Another Scottish Labour MP, John Robertson, spent much of his speech criticising the appointment of three new non-executive board members by HMRC, including current CIOT Tax Policy Director John Whiting. He questioned what they would be doing in that role. He concluded that the problem with HMRC was not its staff but “those who run it and are in charge of those people. That, Minister, is you.”
Conservative MP Mark Field, who represents the Cities of London and Westminster, began by saying “HMRC has a not entirely undeserved reputation as a byword for incompetence, opaqueness and arbitrary action, verging on shambolic”. He said any GAAR must be accompanied by a far better pre-clearance system and the tax system as a whole should be simplified. But he also warned of the danger of tax regulation becoming much more arbitrary: “One of this nation’s greatest assets as a place to do business is our reputation as a predictable, reliable and certain jurisdiction that is underpinned by the rule of law.” Governments and Oppositions should, he said, "cease moralising about [avoidance] and get back to legislating such loopholes out of existence”. He concluded: “we need a much better relationship and more co-operation between tax advisers, companies and individuals, and HMRC, instead of its role being portrayed as a battle with a presumption that every taxpayer is trying to rip off the system”.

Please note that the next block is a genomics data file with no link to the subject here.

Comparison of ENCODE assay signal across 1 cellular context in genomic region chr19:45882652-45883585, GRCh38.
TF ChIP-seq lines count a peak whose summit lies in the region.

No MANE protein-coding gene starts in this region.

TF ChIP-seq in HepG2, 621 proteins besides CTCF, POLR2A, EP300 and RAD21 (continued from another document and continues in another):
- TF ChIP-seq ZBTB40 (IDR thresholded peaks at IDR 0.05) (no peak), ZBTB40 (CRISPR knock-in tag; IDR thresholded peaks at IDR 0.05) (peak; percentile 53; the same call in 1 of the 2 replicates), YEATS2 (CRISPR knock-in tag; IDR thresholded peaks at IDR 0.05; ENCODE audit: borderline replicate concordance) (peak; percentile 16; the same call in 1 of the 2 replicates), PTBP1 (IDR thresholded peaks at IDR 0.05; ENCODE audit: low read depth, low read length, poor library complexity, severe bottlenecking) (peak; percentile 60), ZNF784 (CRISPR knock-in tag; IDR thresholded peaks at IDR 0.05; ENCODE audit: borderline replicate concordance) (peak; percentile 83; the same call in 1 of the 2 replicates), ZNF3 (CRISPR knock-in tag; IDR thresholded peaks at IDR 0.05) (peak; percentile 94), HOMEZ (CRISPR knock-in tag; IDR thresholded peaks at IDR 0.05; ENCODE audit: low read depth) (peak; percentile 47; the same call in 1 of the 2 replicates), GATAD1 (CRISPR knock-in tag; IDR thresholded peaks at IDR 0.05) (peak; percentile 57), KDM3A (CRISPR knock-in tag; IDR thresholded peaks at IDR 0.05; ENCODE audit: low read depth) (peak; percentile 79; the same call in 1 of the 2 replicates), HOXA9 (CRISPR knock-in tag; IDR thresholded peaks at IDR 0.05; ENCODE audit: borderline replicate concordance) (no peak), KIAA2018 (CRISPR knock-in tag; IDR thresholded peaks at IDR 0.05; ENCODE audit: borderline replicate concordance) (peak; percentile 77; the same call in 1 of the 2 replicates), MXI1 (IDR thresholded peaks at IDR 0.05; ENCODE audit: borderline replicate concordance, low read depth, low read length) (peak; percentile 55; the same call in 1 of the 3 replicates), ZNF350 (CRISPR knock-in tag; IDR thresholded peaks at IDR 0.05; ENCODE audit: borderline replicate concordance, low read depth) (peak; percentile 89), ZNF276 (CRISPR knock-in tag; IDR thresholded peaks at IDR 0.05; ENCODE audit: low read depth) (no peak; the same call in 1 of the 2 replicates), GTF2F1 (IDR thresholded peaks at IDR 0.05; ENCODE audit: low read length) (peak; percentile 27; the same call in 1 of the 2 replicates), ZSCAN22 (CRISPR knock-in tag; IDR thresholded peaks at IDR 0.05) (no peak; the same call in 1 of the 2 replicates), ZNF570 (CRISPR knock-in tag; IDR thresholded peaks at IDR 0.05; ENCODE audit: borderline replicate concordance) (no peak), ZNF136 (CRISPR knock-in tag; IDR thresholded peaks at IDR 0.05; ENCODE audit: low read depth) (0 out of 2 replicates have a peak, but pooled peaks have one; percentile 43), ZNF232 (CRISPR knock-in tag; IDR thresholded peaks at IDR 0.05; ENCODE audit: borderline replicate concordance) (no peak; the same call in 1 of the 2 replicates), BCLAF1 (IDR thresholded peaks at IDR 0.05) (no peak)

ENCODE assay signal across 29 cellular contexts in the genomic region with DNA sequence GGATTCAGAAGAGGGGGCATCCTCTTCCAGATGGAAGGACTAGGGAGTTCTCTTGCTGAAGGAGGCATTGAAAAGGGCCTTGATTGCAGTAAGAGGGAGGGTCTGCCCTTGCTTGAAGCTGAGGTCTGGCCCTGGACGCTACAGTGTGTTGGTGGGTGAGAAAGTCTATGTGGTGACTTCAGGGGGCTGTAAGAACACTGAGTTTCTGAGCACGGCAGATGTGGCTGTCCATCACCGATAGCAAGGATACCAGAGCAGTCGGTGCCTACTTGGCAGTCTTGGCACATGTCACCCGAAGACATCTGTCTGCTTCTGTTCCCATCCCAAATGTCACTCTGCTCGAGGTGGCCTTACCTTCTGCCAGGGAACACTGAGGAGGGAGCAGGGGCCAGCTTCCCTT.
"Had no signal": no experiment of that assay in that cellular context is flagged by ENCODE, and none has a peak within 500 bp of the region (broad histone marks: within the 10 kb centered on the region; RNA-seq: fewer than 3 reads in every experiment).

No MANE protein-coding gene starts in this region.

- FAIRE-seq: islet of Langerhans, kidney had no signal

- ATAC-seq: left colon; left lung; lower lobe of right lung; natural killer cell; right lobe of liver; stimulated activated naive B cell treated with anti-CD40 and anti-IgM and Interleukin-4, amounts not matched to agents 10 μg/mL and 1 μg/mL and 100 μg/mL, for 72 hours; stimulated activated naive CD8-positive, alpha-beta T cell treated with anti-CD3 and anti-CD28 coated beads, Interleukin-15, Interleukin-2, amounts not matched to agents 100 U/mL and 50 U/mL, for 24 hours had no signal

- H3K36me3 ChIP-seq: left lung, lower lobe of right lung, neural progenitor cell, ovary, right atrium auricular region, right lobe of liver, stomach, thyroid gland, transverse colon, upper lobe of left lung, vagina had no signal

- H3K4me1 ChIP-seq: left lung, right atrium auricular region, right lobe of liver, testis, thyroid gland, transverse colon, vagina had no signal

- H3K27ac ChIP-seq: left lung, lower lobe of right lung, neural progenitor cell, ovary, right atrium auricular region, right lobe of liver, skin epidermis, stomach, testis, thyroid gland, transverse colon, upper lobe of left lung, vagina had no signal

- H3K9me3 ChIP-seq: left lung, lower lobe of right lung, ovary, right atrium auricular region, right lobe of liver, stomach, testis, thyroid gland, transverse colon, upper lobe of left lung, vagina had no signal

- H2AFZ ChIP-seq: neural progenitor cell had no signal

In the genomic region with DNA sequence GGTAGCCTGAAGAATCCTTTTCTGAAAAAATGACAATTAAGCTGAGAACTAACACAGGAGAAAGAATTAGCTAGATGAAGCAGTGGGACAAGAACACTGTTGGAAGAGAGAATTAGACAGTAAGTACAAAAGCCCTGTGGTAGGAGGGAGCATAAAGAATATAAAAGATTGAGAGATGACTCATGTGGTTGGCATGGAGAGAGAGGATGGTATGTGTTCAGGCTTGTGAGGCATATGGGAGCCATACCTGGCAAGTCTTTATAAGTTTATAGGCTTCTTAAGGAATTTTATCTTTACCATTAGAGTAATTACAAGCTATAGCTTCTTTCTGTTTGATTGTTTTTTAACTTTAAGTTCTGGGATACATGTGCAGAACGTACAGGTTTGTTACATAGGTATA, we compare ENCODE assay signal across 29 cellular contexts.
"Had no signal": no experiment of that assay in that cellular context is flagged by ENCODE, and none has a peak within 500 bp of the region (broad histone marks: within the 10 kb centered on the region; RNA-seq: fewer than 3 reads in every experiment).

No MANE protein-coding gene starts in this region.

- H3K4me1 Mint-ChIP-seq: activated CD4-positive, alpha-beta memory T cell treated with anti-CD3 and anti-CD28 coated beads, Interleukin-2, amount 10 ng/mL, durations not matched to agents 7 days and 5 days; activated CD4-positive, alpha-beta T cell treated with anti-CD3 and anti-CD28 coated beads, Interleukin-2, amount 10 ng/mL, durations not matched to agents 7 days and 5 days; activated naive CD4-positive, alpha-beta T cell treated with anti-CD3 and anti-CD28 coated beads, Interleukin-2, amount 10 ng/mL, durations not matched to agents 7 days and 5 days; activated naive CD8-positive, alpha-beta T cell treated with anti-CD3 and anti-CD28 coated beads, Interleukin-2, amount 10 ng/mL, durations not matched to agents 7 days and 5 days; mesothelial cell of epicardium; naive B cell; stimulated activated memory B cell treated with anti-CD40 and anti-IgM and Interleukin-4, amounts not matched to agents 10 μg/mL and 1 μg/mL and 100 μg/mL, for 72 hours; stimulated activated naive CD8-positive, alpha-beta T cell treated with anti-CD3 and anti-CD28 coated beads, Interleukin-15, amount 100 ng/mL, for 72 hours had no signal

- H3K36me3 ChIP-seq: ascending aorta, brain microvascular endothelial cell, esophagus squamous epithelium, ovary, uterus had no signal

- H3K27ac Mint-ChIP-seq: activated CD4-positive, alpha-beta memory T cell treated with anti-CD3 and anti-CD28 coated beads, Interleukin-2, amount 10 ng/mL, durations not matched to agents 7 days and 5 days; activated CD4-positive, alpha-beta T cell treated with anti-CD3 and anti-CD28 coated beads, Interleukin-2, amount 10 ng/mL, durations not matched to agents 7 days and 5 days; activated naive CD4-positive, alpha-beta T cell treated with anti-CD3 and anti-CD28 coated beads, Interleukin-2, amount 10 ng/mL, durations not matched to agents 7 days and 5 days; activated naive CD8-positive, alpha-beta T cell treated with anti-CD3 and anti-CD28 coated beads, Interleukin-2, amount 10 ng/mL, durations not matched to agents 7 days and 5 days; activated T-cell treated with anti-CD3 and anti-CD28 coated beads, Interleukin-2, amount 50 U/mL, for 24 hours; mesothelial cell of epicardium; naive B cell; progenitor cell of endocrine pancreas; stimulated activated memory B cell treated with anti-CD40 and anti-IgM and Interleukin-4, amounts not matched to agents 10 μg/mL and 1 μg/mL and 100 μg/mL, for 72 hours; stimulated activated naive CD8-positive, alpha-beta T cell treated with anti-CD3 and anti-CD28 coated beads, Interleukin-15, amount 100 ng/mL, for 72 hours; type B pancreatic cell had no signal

Labour MP George Mudie, Deputy Chairman of the Treasury Committee, said the system was failing in two ways: efficiency and fairness. He said that: “For many people - the elderly, those with complicated problems, or those who just have trouble filling in forms - in many towns and regions, offices provide their only chance to meet face to face”. He did not believe a five minute wait on the phone was acceptable. He also asked about the list of 2,000 Britons with Swiss bank accounts given to the Government by Christine Lagarde two and a half years ago. “A number of them - I think 500 - were being looked at for serious fraud. To date, two years later, only one has been charged. Is that the end of it?”